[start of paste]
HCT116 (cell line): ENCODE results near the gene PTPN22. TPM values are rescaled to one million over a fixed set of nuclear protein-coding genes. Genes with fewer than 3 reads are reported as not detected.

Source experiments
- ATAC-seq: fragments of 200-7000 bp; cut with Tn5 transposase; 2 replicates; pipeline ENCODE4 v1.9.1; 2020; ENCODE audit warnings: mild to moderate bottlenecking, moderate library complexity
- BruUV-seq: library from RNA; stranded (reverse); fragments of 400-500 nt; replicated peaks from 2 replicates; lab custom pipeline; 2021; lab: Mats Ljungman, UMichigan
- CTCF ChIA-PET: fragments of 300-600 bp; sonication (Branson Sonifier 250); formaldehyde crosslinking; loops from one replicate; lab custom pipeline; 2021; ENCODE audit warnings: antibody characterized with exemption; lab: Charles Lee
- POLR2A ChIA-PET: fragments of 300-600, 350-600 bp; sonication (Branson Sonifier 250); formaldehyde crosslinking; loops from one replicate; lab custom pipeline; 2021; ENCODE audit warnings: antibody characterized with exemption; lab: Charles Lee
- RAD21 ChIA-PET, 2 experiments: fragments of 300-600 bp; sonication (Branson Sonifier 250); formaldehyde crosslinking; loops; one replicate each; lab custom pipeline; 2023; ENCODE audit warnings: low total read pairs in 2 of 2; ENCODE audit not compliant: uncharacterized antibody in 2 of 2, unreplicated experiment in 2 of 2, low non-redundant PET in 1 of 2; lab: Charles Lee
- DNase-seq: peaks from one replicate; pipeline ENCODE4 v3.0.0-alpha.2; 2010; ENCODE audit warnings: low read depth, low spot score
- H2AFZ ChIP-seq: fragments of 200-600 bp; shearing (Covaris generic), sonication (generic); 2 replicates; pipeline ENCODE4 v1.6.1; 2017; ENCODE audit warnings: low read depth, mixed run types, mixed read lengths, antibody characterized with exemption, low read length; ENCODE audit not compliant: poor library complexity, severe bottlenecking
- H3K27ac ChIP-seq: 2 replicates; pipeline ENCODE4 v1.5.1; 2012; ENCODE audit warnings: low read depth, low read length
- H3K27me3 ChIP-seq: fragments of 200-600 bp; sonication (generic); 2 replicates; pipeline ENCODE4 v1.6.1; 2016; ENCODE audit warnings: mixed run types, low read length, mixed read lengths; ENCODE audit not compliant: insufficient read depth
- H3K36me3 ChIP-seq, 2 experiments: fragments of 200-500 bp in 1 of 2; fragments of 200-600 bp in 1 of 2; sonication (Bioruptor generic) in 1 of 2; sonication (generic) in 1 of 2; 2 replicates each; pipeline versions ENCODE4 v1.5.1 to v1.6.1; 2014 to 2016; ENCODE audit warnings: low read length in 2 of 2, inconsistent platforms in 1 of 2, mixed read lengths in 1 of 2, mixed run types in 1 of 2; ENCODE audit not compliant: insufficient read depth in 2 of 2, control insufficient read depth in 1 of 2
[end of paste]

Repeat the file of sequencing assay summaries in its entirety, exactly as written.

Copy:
HCT116 (cell line): ENCODE results near the gene PTPN22. TPM values are rescaled to one million over a fixed set of nuclear protein-coding genes. Genes with fewer than 3 reads are reported as not detected.

Source experiments
- ATAC-seq: fragments of 200-7000 bp; cut with Tn5 transposase; 2 replicates; pipeline ENCODE4 v1.9.1; 2020; ENCODE audit warnings: mild to moderate bottlenecking, moderate library complexity
- BruUV-seq: library from RNA; stranded (reverse); fragments of 400-500 nt; replicated peaks from 2 replicates; lab custom pipeline; 2021; lab: Mats Ljungman, UMichigan
- CTCF ChIA-PET: fragments of 300-600 bp; sonication (Branson Sonifier 250); formaldehyde crosslinking; loops from one replicate; lab custom pipeline; 2021; ENCODE audit warnings: antibody characterized with exemption; lab: Charles Lee
- POLR2A ChIA-PET: fragments of 300-600, 350-600 bp; sonication (Branson Sonifier 250); formaldehyde crosslinking; loops from one replicate; lab custom pipeline; 2021; ENCODE audit warnings: antibody characterized with exemption; lab: Charles Lee
- RAD21 ChIA-PET, 2 experiments: fragments of 300-600 bp; sonication (Branson Sonifier 250); formaldehyde crosslinking; loops; one replicate each; lab custom pipeline; 2023; ENCODE audit warnings: low total read pairs in 2 of 2; ENCODE audit not compliant: uncharacterized antibody in 2 of 2, unreplicated experiment in 2 of 2, low non-redundant PET in 1 of 2; lab: Charles Lee
- DNase-seq: peaks from one replicate; pipeline ENCODE4 v3.0.0-alpha.2; 2010; ENCODE audit warnings: low read depth, low spot score
- H2AFZ ChIP-seq: fragments of 200-600 bp; shearing (Covaris generic), sonication (generic); 2 replicates; pipeline ENCODE4 v1.6.1; 2017; ENCODE audit warnings: low read depth, mixed run types, mixed read lengths, antibody characterized with exemption, low read length; ENCODE audit not compliant: poor library complexity, severe bottlenecking
- H3K27ac ChIP-seq: 2 replicates; pipeline ENCODE4 v1.5.1; 2012; ENCODE audit warnings: low read depth, low read length
- H3K27me3 ChIP-seq: fragments of 200-600 bp; sonication (generic); 2 replicates; pipeline ENCODE4 v1.6.1; 2016; ENCODE audit warnings: mixed run types, low read length, mixed read lengths; ENCODE audit not compliant: insufficient read depth
- H3K36me3 ChIP-seq, 2 experiments: fragments of 200-500 bp in 1 of 2; fragments of 200-600 bp in 1 of 2; sonication (Bioruptor generic) in 1 of 2; sonication (generic) in 1 of 2; 2 replicates each; pipeline versions ENCODE4 v1.5.1 to v1.6.1; 2014 to 2016; ENCODE audit warnings: low read length in 2 of 2, inconsistent platforms in 1 of 2, mixed read lengths in 1 of 2, mixed run types in 1 of 2; ENCODE audit not compliant: insufficient read depth in 2 of 2, control insufficient read depth in 1 of 2